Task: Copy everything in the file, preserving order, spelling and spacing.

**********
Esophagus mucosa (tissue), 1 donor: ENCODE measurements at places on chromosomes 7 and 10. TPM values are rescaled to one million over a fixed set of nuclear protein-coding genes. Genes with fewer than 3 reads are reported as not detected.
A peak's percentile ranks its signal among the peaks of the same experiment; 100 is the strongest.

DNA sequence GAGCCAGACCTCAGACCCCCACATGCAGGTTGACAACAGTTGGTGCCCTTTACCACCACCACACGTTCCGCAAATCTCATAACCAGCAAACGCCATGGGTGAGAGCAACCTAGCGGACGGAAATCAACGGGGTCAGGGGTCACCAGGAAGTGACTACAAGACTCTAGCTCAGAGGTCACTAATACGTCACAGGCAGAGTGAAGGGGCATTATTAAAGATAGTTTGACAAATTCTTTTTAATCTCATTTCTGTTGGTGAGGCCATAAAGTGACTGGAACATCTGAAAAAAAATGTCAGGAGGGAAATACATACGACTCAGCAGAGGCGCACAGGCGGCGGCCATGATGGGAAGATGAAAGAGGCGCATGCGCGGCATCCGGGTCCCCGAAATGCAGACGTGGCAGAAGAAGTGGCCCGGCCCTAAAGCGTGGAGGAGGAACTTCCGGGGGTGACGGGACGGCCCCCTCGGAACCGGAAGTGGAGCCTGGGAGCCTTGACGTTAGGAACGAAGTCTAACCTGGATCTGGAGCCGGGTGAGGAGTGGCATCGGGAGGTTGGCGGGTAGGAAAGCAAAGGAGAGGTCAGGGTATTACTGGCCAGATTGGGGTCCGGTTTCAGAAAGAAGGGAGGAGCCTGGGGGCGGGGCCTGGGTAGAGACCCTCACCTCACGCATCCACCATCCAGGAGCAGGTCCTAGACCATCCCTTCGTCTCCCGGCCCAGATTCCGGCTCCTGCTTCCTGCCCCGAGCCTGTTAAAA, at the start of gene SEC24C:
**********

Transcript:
Esophagus mucosa (tissue), 1 donor: ENCODE measurements at places on chromosomes 7 and 10. TPM values are rescaled to one million over a fixed set of nuclear protein-coding genes. Genes with fewer than 3 reads are reported as not detected.
A peak's percentile ranks its signal among the peaks of the same experiment; 100 is the strongest.

DNA sequence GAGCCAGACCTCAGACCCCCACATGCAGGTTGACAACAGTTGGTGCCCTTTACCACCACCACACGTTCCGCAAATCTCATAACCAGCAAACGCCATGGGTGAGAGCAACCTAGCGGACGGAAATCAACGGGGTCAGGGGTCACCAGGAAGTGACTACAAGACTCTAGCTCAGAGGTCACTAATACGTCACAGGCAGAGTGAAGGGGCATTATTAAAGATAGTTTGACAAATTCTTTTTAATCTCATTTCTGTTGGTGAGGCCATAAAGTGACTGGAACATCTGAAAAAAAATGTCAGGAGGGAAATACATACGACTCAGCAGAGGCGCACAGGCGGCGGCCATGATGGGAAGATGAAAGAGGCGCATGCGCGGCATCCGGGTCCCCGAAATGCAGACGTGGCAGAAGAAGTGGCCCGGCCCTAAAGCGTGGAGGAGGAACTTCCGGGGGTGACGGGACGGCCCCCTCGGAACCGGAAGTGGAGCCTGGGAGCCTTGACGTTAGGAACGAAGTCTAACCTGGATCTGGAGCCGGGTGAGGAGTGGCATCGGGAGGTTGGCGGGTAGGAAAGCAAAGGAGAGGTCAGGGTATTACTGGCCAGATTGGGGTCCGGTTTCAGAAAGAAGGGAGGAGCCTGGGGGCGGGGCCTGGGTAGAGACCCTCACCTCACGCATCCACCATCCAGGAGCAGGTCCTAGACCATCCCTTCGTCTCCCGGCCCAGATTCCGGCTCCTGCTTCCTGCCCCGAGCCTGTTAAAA, at the start of gene SEC24C: